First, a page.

28E agreements discussed at RUSS meeting last Wednesday
“When are we going to bring that 28E agreement up to date?”
This was the question posed by Greg Kenning of Wapello County at the Regional Utility Service Systems (RUSS) meeting Wednesday, concerned about the amount of changes and new policies that have been made without a way for counties to leave the RUSS organization.
“When we add things like these little caveats like a 10 percent surcharge (on late payments), those things need to be specified in the 28E agreement, and they are not,” said Kenning.
Kenning’s concern grew from comments made earlier in the meeting from Executive Director Bruce Hudson saying that county dues for fiscal year 2014 would be due by June 30.
“We paid every penny that was requested at arbitration,” stated Kenning.
According to RUSS officials, Wapello County has paid the $14,000 in dues owed from past-due membership fees per the arbitration ruling last December, but the county has not yet paid the $13,650 for the 2014 fiscal year.
“I have sent an e-mail to our attorney saying that we need that funding (FY2014) now before the end of June, so for this current year and any previous years and any outstanding funds from any county will become due on June 30. We need the funding because it was built into our budget and (with the counties not paying) the money is not there,” said Hudson.
While the Dec. 18, 2013 ruling stated that both Mahaska County and Wapello County owe RUSS for past-due membership fees, the ruling does not outline a due date for those payments.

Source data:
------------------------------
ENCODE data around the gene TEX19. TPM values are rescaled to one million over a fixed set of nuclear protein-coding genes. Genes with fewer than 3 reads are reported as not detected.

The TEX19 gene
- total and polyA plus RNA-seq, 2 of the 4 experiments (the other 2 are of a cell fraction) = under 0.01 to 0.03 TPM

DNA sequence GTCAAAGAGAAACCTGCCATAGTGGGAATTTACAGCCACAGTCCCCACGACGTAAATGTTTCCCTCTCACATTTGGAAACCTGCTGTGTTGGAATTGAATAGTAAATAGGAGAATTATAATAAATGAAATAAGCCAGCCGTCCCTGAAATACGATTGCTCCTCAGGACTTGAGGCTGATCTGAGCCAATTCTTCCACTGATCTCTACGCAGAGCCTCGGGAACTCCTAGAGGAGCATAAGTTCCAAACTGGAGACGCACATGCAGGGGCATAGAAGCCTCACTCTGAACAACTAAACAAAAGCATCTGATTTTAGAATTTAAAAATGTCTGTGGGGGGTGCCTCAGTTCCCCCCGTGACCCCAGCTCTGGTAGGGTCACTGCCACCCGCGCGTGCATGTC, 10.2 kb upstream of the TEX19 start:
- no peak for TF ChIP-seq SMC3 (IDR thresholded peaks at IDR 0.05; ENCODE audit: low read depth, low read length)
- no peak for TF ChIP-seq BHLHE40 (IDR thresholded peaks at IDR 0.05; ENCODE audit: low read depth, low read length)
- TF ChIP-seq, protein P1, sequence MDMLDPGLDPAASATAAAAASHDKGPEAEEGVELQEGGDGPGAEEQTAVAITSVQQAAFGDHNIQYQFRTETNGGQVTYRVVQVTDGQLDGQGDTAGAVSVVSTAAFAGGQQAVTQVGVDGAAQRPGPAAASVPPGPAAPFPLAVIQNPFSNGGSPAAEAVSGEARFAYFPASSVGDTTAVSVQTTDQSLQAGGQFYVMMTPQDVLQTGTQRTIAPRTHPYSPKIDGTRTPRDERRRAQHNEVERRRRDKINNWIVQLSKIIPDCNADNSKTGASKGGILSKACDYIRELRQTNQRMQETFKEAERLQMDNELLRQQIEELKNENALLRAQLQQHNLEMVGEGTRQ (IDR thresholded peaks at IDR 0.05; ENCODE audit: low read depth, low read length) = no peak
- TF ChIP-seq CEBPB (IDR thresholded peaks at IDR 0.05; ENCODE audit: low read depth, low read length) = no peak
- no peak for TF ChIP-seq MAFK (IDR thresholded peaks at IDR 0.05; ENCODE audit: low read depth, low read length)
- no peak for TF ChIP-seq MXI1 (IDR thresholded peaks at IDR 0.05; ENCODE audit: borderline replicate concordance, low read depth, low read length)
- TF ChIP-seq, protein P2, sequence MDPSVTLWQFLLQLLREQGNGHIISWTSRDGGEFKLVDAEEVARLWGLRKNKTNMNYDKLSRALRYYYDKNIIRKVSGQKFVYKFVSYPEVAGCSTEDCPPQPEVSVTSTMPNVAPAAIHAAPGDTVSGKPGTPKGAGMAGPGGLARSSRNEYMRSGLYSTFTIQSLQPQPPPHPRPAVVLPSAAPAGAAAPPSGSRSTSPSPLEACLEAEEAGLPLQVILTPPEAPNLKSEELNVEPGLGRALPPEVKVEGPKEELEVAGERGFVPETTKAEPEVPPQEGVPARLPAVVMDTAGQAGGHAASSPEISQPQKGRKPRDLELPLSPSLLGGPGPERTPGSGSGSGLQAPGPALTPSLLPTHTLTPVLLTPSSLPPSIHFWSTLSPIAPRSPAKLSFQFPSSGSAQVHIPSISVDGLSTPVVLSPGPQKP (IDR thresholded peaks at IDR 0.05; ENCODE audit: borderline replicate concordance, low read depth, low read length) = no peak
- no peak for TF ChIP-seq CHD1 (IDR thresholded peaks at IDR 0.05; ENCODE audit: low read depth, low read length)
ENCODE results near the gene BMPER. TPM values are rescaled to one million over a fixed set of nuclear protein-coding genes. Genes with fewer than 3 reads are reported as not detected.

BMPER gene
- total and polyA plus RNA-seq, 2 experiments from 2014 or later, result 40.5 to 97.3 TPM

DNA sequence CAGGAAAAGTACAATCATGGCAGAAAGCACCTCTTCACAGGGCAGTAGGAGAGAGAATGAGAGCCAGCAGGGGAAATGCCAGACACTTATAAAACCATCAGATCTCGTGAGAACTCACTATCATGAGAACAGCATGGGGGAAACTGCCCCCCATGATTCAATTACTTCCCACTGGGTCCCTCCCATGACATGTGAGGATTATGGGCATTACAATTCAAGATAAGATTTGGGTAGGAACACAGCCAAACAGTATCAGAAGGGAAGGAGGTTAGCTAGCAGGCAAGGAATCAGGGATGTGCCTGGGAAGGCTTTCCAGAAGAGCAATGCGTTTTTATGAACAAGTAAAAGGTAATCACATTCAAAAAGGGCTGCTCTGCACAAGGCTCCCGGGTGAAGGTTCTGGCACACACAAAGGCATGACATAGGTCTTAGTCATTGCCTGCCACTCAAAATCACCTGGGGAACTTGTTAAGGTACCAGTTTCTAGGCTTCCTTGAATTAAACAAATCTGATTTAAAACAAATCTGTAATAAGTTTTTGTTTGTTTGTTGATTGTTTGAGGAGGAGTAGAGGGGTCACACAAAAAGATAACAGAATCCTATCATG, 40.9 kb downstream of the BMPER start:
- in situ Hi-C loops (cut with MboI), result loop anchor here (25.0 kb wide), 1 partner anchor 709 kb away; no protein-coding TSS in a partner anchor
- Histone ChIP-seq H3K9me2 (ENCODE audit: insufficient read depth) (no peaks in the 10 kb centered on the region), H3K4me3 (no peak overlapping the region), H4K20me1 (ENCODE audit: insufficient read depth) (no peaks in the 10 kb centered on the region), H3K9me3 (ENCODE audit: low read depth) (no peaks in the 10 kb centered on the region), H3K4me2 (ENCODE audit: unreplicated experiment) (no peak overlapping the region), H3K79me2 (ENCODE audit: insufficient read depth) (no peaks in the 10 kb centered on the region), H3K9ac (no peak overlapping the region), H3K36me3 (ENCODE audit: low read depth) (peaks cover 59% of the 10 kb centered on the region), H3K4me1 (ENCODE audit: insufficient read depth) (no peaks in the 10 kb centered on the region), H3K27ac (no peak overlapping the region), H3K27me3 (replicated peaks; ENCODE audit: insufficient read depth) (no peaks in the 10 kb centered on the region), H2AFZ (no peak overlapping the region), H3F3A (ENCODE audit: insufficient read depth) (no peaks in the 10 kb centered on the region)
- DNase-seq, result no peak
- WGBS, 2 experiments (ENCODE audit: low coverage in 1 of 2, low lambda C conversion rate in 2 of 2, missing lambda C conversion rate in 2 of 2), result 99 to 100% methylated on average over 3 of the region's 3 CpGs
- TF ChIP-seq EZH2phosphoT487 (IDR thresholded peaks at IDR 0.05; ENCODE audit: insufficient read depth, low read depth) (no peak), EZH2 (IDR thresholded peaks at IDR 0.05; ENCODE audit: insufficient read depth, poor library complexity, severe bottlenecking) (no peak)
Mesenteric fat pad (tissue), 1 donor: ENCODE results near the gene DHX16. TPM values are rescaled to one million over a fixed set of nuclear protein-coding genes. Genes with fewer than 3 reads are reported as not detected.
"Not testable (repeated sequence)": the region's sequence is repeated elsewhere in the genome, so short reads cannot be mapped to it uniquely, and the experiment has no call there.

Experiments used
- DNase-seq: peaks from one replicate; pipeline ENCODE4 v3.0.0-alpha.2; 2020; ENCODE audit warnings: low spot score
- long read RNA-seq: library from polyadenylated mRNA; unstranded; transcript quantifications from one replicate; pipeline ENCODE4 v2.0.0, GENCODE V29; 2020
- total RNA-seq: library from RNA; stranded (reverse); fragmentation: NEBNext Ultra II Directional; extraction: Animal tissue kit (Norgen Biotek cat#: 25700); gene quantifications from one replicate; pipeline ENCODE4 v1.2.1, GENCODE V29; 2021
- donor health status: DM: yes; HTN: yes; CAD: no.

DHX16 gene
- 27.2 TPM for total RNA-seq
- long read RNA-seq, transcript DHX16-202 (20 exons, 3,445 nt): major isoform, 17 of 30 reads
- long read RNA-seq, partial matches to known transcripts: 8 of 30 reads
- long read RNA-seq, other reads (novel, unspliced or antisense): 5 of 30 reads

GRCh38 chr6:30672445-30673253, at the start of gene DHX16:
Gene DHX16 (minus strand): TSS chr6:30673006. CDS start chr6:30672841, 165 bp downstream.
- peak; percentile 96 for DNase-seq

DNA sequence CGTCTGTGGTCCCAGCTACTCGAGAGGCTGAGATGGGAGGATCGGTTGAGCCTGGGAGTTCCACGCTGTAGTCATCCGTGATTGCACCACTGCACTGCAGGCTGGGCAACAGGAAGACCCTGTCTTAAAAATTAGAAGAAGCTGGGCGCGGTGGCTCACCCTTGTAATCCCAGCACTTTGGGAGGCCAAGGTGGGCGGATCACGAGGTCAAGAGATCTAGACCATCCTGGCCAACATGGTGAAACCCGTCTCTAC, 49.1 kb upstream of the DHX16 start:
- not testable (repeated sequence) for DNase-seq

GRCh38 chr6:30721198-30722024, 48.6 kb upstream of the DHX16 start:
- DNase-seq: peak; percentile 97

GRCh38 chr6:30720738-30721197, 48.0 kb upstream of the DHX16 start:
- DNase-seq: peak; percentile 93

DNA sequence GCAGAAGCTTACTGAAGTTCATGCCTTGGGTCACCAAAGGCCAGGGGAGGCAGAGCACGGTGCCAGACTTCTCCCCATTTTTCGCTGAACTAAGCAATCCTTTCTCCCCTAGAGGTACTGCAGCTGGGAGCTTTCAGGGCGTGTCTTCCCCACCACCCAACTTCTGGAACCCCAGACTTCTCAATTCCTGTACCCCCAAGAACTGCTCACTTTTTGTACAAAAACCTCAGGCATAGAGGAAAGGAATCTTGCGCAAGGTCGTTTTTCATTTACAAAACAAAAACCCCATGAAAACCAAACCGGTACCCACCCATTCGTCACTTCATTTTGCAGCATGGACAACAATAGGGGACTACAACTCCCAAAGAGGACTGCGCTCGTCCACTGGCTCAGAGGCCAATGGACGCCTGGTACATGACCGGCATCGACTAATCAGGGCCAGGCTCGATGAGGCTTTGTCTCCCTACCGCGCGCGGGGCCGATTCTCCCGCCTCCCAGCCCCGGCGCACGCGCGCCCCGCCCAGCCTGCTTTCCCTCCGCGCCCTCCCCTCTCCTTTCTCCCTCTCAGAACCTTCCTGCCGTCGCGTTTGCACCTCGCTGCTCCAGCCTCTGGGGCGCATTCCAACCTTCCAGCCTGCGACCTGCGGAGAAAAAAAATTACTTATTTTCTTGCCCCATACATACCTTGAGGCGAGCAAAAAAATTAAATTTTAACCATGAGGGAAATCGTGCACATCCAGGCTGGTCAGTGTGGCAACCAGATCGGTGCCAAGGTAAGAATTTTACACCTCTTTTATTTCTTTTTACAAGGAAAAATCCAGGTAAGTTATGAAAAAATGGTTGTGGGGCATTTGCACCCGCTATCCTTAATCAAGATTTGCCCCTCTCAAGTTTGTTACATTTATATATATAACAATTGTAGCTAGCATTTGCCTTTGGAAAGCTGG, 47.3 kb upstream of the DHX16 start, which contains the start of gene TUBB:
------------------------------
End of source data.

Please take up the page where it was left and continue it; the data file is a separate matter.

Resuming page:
The ruling also states, as was pointed out by Washington County Supervisor Jack Seward Jr., that the one-time 10-percent penalty for delinquent accounts is not legal nor is it enforceable by law.
While discussing the 28E agreement, it was once again pointed out there was no “out clause” for counties to be allowed to leave RUSS.
“I think there should be a way for a county to say that it will still be responsible for the bonds that it signed up for, but it is not going to sign up for any more,” said Seward. “So if you want RUSS to continue and grow and get bigger and get more systems then the counties that still want to do that can, but the ones that don’t want to do that don’t have to do that.”
While allowing a county to leave the organization was an option that several supervisors supported, others were concerned about what would happen to the remaining counties.
“The reality is that if four counties didn’t pay (membership dues), then the remaining counties would have to pick up that expense, and the dues are just operational costs,” said Jefferson County Supervisor Lee Dimmitt. “I don’t have a problem moving forward with projects that don’t obligate various counties, but I don’t think that precludes those same counties from having to pay operational dues.”
Once it was realized the supervisors were not going to agree on a solution, the meeting was adjourned.